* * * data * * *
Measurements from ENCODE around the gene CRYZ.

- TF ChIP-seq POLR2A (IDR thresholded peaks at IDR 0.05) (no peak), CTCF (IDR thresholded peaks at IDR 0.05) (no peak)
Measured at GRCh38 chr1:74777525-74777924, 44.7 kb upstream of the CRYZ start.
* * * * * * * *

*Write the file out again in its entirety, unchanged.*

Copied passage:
Measurements from ENCODE around the gene CRYZ.

- TF ChIP-seq POLR2A (IDR thresholded peaks at IDR 0.05) (no peak), CTCF (IDR thresholded peaks at IDR 0.05) (no peak)
Measured at GRCh38 chr1:74777525-74777924, 44.7 kb upstream of the CRYZ start.